Matthew Edgar White is a pretty interesting and genuine musician. The warm welcome given to his debut album, wasn’t by chance. Matthew is a meticulous artist obsessed to get better with every album.
In a time where big record companies have hard times to get benefit with the new releases, Matthew created his own company, Spacebomb Records, in order to release his own music and some other names. Does Natalie Prass ring your bell?
Now he presents the outstanding “Fresh Blood” (Domino / Spacebomb, 2015), which offers a deeper and heavier sound than “Big Inner”. Matthew always has a story to tell, and this is it:
You are an artist who is a songwriter, producer, arranger, and founder of Spacebomb Records. But if I had to ask yourself, to describe who is Matthew Edgar White in 2015, how would you describe yourself in your own words?
All of those things work together to make music. I’m a music maker. The reason I started my label was to facilitate a vertically integrated label system that had a lot to do with the actual notes that came out on the records. The reason that Motown sounds like the way it does, the reason Phil Spector sound the way they do, or the Beach Boys sound like the way they do had a lot to do with how the back end of those records were organised, how the infrastructure was. And every record interfaces with a schedule and interfaces with a budget and interfaces with a support staff of some kind usually. And the reason I’m a record label founder or producer or songwriter or singer, any of that stuff, is to make art. That’s what I do.
I’m not in the record label business to make money as an end game, I’m not in it for any reason like that. I’m in it because it facilitates making art and allows me to do it freely and allows me to do it in a unique way that I believe makes something very powerful. So that’s why I do all those things. They’re not different things. It’s one thing and it facilitates me making music.
What’s the meaning of success for you? “Big Inner” was a very popular album when it was released, but you’ve been making music way before the success of that album.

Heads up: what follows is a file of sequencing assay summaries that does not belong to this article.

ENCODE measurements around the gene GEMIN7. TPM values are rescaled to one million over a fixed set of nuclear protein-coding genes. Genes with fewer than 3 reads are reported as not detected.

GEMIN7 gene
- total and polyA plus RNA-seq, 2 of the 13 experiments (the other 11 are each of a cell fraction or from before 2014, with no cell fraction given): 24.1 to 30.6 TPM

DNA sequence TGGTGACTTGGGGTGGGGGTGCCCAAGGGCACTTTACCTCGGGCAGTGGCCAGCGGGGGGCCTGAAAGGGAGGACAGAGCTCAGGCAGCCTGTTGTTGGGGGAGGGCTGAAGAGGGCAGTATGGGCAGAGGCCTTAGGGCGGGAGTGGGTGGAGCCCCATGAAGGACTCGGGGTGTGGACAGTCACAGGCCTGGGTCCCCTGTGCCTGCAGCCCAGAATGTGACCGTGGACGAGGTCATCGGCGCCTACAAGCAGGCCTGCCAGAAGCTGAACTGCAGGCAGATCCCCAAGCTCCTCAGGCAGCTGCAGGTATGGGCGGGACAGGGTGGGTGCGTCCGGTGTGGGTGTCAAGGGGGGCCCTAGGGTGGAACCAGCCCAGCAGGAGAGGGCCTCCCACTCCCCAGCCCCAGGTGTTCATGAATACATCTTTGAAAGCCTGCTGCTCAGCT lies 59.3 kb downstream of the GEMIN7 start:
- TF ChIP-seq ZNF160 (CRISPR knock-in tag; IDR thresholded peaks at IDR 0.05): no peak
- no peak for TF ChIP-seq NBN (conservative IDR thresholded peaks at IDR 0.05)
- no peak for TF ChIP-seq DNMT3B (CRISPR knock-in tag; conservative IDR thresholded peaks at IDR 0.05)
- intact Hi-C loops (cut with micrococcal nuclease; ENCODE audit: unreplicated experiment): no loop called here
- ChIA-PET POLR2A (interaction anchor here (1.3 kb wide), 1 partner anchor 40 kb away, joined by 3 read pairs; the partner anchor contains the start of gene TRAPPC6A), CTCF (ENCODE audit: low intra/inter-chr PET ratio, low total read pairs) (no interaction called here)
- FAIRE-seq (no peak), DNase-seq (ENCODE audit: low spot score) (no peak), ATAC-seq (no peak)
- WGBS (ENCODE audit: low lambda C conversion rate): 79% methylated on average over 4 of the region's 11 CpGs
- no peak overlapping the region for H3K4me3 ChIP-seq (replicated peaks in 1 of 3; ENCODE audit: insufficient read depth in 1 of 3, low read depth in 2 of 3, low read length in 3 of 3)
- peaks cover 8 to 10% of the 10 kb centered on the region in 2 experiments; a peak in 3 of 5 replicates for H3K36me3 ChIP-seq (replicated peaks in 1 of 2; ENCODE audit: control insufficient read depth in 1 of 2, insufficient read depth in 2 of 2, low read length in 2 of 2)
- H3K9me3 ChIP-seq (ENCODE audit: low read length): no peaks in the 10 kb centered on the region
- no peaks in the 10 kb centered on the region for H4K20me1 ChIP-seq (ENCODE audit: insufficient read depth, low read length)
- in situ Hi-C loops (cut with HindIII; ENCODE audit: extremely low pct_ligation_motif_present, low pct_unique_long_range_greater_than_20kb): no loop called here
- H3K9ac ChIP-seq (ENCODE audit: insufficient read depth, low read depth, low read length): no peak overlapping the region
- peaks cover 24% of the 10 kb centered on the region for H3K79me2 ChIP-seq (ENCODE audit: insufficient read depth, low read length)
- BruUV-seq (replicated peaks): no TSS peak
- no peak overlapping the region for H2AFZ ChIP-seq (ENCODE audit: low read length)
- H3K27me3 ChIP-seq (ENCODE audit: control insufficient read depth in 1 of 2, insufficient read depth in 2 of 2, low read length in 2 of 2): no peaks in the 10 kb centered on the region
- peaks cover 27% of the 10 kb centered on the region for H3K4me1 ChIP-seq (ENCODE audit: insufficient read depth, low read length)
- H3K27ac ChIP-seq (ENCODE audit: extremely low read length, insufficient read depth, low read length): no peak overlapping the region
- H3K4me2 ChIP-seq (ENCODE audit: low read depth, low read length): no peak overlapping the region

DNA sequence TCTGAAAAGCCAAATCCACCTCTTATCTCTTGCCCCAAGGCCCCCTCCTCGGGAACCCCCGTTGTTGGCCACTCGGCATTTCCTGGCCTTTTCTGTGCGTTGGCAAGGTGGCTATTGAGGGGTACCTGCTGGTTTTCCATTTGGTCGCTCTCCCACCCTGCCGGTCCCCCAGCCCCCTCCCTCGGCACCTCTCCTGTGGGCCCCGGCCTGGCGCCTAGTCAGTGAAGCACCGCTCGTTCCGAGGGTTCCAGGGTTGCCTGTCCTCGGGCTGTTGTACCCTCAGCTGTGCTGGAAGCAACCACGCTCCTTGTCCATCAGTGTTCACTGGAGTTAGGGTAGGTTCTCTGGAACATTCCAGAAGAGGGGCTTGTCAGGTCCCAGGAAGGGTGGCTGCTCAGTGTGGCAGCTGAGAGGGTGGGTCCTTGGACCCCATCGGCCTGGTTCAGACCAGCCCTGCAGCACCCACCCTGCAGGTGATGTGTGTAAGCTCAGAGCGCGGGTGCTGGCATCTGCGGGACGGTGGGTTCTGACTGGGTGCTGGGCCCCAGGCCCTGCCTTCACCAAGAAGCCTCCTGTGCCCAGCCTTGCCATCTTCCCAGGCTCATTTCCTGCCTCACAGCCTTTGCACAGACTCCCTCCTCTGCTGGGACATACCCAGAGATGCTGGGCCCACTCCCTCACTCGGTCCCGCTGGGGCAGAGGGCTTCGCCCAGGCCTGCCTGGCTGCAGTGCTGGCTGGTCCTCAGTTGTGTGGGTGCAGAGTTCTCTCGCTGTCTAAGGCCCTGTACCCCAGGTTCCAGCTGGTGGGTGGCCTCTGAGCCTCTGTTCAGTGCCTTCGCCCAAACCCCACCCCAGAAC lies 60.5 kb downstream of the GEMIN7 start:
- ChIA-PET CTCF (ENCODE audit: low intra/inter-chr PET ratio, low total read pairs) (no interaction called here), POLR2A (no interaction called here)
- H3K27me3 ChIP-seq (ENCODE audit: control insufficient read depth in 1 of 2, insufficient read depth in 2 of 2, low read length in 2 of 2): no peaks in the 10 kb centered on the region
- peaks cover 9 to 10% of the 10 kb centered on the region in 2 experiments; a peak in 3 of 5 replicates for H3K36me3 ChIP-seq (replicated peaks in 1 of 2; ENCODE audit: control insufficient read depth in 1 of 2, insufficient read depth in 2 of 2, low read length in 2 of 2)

Success to me has a lot of things that go into it. At the end of the day it’s making something that you think is artistically successful. Part of being artistically successful is, I think, is finding some sort of audience. That’s really a grey area. But I think it’s important. I make music to listen to. And the purpose of pop music and songs and singing is to experience that in a group, is to experience that back and forth between a performer and a listener. And that’s part of what I do.
I think ‘Big Inner’ was successful, more successful than the other things that I did, because it was better than the other things that I did. There’s a reason why that was successful and The Great White Jenkins and Fight The Big Bull wasn’t as successful. And it’s because those other things weren’t as good.
It’s not just a matter of luck. Sometimes it is. But in my case there were elements that were very fortunate but it was more commercially successful and successful on a broader scale than those other things because it was better. It was actually better art. To me that’s what success is – making something that is a good piece of art.
“There’s a difference between being unique and being worthwhile. There’s two different things but you aim at being both.”
You’re about to release Fresh Blood, what are your impressions of the album now that is finished? What are the differences with Big Inner?